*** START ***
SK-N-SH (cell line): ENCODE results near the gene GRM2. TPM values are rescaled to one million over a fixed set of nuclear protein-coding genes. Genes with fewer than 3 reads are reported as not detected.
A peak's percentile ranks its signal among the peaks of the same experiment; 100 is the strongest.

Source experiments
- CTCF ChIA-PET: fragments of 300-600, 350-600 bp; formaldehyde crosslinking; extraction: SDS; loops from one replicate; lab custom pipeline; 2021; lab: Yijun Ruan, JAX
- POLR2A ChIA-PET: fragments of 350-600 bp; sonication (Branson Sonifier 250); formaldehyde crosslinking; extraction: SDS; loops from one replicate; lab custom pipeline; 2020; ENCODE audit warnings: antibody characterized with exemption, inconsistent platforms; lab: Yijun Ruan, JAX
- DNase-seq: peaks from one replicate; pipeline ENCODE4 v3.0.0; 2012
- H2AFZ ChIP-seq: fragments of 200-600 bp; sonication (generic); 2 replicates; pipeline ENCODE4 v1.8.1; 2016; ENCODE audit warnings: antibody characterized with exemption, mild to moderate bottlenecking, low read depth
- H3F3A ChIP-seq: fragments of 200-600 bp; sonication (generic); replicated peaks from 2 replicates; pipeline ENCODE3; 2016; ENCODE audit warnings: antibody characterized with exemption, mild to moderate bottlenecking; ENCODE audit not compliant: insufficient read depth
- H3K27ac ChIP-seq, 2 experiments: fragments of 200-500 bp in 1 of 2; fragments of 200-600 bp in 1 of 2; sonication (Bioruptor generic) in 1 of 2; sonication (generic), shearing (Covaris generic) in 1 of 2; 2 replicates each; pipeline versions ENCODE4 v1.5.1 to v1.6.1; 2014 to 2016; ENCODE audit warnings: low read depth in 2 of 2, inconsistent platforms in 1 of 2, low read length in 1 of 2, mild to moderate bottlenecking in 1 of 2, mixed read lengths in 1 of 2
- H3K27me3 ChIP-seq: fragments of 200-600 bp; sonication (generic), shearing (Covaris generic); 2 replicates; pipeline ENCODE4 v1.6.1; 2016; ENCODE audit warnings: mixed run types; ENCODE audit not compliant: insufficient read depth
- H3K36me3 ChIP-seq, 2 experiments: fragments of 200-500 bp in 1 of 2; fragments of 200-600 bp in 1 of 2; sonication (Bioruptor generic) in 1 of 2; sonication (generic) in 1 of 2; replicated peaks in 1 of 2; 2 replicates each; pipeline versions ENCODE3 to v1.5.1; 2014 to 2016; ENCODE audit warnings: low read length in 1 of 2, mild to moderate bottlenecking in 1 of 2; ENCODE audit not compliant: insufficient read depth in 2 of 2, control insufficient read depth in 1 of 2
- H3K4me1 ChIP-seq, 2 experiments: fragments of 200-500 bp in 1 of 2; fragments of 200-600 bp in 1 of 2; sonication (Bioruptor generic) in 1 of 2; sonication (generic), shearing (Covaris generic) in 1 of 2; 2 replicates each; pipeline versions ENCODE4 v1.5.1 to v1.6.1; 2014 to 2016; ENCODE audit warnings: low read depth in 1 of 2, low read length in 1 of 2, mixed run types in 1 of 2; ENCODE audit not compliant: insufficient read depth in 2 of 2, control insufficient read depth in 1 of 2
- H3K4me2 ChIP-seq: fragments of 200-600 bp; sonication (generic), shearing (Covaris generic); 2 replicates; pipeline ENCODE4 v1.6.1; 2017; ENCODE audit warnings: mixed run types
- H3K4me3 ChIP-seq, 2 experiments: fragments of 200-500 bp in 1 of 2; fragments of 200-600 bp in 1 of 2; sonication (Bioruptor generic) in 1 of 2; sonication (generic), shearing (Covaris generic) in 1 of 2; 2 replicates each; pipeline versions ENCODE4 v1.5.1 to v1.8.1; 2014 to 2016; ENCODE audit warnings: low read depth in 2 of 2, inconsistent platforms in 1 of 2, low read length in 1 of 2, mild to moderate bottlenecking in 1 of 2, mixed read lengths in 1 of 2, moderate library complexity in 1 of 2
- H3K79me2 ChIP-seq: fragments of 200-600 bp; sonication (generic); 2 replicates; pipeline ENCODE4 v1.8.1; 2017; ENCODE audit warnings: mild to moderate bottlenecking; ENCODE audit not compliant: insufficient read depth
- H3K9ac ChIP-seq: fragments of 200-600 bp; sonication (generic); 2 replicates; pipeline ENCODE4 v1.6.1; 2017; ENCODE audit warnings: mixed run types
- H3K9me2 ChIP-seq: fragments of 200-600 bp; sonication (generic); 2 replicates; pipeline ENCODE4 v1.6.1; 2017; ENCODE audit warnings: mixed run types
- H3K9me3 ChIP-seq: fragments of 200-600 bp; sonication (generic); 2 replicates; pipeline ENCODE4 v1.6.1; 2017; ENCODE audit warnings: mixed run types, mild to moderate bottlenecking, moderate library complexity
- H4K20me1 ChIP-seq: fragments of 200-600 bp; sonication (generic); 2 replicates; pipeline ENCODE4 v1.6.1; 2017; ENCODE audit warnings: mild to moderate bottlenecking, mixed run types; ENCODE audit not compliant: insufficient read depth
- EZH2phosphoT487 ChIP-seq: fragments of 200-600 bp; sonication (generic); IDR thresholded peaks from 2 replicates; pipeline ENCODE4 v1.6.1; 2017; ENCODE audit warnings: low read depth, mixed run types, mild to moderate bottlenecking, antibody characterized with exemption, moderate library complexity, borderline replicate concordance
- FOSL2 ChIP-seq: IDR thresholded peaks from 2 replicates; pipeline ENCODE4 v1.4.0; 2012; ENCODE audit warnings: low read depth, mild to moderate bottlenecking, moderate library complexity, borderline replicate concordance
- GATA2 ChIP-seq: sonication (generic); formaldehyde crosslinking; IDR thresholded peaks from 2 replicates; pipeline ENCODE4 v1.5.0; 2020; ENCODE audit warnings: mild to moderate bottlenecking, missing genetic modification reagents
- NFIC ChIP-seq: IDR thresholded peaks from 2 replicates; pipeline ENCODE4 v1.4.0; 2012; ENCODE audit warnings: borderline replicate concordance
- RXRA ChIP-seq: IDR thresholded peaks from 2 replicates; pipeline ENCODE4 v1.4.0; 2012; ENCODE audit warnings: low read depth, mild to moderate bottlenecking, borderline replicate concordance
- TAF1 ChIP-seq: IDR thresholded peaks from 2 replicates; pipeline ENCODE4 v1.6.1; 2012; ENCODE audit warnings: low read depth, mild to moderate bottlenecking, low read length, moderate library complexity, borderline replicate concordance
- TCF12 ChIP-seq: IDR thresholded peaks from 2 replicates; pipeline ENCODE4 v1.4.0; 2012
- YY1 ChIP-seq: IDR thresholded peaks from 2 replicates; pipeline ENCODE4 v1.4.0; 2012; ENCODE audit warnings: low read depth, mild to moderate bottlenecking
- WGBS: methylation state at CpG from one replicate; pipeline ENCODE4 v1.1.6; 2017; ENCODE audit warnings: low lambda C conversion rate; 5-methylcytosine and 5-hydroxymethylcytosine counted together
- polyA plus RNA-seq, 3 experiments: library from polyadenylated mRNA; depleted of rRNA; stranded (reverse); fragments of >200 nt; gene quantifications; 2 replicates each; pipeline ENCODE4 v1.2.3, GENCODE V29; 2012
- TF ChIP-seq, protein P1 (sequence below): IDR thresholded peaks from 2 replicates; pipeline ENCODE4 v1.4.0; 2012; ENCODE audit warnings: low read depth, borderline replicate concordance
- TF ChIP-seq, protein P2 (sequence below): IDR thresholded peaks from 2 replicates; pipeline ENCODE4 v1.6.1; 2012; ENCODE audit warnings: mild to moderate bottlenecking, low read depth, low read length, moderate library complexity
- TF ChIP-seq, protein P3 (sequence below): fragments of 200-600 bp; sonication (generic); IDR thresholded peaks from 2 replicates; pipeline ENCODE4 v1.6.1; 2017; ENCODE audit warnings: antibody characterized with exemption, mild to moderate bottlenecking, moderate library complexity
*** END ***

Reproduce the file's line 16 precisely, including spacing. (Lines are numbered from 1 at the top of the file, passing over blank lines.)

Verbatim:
- H3K9ac ChIP-seq: fragments of 200-600 bp; sonication (generic); 2 replicates; pipeline ENCODE4 v1.6.1; 2017; ENCODE audit warnings: mixed run types